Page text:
Think about how many things your hands touch daily —handrails, door handles, your keyboard, your phone, food, bathroom surfaces, toilets, other people and much more. All of these surfaces have germs. When you touch your mouth, nose or eyes, you’re likely to get some of these germs into your body, making you sick. That is why hand-washing—the right way—is so important. Keeping your hands clean is one of the easiest and most important steps you can take to avoid getting sick and spreading germs to others.
Why Is Hand-Washing So Important for Your Health?
Keeping your hands clean is one of the easiest and most important steps you can take to avoid getting sick and spreading germs to others.
You might think that washing your hands is a topic for kids, something we already know about and do regularly. But according to a recent study by the Centers for Disease Control and Prevention (CDC), only 31% of men and 65% of women wash their hands after using a public restroom. Knowing that, we’ve still got some work to do! Here’s why it matters:
- Removing germs through hand-washing can help prevent the spread of many of the illnesses that can keep you out of work or school, including:
- Respiratory infections like pneumonia and COVID-19
- The common cold
- Hand-foot-and-mouth disease
- Certain skin and eye infections
- Preventing sickness reduces the amount of antibiotics people use and the likelihood that antibiotic resistance will develop.
- Washing your hands protects the people around you who are at particular risk from infectious diseases such as the very young, the elderly, those with pre-existing conditions and those with a compromised immune system.
How Do I Wash My hands the Right Way?
Washing your hands is one of the easiest ways to prevent the spread of germs, but there’s a right way to do it. The CDC recommends washing your hands in a specific way to avoid getting sick and spreading germs to others. Here it is:
- Wet your hands with clean, running water. It doesn’t matter if the water is hot or cold.
- Apply soap to your hands. If you just use water, you can’t get all the microbes and germs off your skin. You can use regular soap or antibacterial soap—one is not better than the other in day-to-day situations.
- Lather and scrub. You should scrub between your fingers, the front and back of your hands and under your nails for at least 20 seconds. That’s equivalent to humming “Happy Birthday” twice. If you wash them for a shorter time, you will not remove as many germs.
- Rinse your hands under clean, running water.
- Dry your hands using a clean towel or air dry them. Don’t skip this step—germs can be transferred more easily to and from wet hands.
If you don’t have soap and running water, use hand sanitizer. Keep an extra bottle in your car or your bag, so you don’t have to worry when you’re out. Make sure to use enough and don’t wipe it off before it has a chance to dry or it won’t be as effective. Your sanitizer should have at least 60% alcohol to be the most effective. Hand sanitizers without 60% alcohol do not consistently kill germs. The same thing goes for wipes. Hand-sanitizing wipes with at least 60% alcohol will kill germs on your hands. Baby wipes and other water-based wipes may make your hands look cleaner, but they’re not designed to kill germs.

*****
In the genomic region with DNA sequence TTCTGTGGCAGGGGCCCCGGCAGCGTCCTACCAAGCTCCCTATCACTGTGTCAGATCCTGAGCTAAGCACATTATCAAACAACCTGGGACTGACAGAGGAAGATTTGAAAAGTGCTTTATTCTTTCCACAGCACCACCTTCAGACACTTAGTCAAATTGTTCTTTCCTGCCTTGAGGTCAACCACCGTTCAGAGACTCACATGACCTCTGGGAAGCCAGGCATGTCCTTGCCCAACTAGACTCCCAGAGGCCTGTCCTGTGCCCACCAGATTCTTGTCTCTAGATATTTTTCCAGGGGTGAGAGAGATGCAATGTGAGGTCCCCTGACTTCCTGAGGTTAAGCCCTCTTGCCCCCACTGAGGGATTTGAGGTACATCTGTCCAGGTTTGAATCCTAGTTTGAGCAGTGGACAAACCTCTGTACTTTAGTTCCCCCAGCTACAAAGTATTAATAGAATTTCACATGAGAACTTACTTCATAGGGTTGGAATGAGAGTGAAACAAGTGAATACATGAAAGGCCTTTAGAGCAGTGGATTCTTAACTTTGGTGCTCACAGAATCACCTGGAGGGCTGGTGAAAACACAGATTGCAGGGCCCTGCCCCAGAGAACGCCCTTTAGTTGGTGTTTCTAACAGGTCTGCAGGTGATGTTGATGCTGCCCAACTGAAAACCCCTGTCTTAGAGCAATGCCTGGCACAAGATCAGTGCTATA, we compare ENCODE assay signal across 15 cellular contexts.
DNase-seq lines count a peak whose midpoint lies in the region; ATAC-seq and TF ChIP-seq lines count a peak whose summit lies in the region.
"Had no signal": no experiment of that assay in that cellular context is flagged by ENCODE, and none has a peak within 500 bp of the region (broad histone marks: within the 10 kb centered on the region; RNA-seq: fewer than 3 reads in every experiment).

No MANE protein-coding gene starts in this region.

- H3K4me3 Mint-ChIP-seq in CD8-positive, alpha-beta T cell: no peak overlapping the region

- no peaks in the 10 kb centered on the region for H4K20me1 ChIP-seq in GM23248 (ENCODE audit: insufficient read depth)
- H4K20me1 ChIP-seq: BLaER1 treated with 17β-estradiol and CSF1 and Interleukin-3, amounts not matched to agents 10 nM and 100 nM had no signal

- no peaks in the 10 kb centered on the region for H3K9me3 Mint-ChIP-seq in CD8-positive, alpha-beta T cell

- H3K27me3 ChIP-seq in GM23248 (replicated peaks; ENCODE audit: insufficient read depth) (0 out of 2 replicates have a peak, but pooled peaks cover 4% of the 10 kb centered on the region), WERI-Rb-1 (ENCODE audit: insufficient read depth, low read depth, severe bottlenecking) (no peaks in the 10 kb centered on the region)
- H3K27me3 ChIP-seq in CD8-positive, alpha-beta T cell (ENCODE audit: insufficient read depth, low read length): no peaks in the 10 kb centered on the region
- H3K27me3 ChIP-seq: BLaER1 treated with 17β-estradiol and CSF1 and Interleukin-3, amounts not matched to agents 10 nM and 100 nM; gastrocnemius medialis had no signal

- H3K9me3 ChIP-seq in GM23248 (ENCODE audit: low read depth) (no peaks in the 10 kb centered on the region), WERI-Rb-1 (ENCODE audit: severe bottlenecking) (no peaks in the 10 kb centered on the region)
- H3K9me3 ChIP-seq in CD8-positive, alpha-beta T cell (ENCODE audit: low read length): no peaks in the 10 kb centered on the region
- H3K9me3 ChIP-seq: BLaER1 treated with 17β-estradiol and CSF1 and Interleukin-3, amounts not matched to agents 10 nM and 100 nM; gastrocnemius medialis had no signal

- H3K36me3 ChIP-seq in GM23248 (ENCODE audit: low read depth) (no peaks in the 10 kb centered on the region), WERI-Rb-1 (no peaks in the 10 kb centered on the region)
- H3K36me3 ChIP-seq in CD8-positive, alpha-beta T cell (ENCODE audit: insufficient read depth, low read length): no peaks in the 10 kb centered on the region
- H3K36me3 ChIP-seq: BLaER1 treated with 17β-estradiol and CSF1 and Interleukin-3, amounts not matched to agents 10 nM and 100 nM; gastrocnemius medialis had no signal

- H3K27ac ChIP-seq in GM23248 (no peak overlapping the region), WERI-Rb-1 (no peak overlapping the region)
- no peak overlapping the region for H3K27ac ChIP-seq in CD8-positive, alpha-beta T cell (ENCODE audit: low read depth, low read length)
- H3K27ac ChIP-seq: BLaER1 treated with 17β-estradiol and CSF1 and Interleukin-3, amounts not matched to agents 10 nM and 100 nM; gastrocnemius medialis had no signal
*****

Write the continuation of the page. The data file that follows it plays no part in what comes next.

If you don’t have sanitizer or soap, but do have water, rub your hands together under the water and dry them with a clean towel or air dry them. This will get some germs off your hands, even though it’s not as effective.
When Should I Wash My Hands?
Wash your hands often, but especially at these times:
- After coughing or sneezing
- Before and after eating
- Before preparing food
- After handling raw meat
- After petting animals
- After using the bathroom
- After changing someone’s diaper
- Before and after caring for someone who is sick
- After touching garbage
- After cleaning up after your pets
- After touching “high-touch” areas such as grocery cart handles, doorknobs, gas pumps, etc.
Additional Information for Eliminating the Spread of Germs
Use your elbow for coughing and sneezing. Do not sneeze into your hand.
- Clean the surfaces in your home regularly. Think about “high-touch” areas such as doorknobs, light switches, keyboards, countertops and more.
- Sanitize and clean your phone on a regular basis.
- Teach your children about good hand hygiene. They may need to be supervised and taught how to properly rub their hands together, dry them, etc.
- Change your dish and hand towels often.
- Wash or change out your sponges and cleaning cloths regularly.
- Check out the CDC’s website for additional information on hand-washing and the science behind why it’s so important.
Taking this one easy step—washing your hands the right way—helps all of us stay healthy and limits the spread of germs.